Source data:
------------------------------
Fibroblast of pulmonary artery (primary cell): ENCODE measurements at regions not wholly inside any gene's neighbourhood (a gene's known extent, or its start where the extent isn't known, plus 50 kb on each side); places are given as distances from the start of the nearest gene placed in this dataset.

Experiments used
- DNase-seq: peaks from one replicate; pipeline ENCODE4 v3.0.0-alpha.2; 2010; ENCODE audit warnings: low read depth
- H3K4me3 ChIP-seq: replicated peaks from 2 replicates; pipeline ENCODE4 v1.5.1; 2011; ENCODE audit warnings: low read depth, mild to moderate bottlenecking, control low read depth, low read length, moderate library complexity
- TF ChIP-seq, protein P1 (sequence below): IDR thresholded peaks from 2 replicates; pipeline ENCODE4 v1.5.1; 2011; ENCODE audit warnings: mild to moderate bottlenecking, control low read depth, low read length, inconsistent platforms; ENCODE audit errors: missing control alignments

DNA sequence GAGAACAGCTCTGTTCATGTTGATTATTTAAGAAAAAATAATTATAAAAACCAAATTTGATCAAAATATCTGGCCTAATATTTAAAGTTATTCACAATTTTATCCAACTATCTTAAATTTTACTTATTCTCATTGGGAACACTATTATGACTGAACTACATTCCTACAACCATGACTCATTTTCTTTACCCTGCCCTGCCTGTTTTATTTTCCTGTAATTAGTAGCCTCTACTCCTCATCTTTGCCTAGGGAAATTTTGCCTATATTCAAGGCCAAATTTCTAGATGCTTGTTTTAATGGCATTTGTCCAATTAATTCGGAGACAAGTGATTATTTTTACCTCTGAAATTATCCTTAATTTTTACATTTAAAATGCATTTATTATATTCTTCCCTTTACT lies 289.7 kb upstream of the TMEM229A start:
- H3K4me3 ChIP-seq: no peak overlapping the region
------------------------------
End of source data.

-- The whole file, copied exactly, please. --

Fibroblast of pulmonary artery (primary cell): ENCODE measurements at regions not wholly inside any gene's neighbourhood (a gene's known extent, or its start where the extent isn't known, plus 50 kb on each side); places are given as distances from the start of the nearest gene placed in this dataset.

Experiments used
- DNase-seq: peaks from one replicate; pipeline ENCODE4 v3.0.0-alpha.2; 2010; ENCODE audit warnings: low read depth
- H3K4me3 ChIP-seq: replicated peaks from 2 replicates; pipeline ENCODE4 v1.5.1; 2011; ENCODE audit warnings: low read depth, mild to moderate bottlenecking, control low read depth, low read length, moderate library complexity
- TF ChIP-seq, protein P1 (sequence below): IDR thresholded peaks from 2 replicates; pipeline ENCODE4 v1.5.1; 2011; ENCODE audit warnings: mild to moderate bottlenecking, control low read depth, low read length, inconsistent platforms; ENCODE audit errors: missing control alignments

DNA sequence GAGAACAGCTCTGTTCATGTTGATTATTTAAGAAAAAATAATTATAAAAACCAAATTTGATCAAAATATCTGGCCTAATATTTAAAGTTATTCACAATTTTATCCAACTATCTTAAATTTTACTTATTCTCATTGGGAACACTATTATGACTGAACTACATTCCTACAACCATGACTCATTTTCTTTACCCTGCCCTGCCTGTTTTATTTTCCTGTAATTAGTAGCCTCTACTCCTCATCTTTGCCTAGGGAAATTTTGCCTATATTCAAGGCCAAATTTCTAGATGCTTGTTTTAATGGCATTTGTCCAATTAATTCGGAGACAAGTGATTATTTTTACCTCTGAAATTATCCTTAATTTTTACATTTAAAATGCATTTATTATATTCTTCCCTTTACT lies 289.7 kb upstream of the TMEM229A start:
- H3K4me3 ChIP-seq: no peak overlapping the region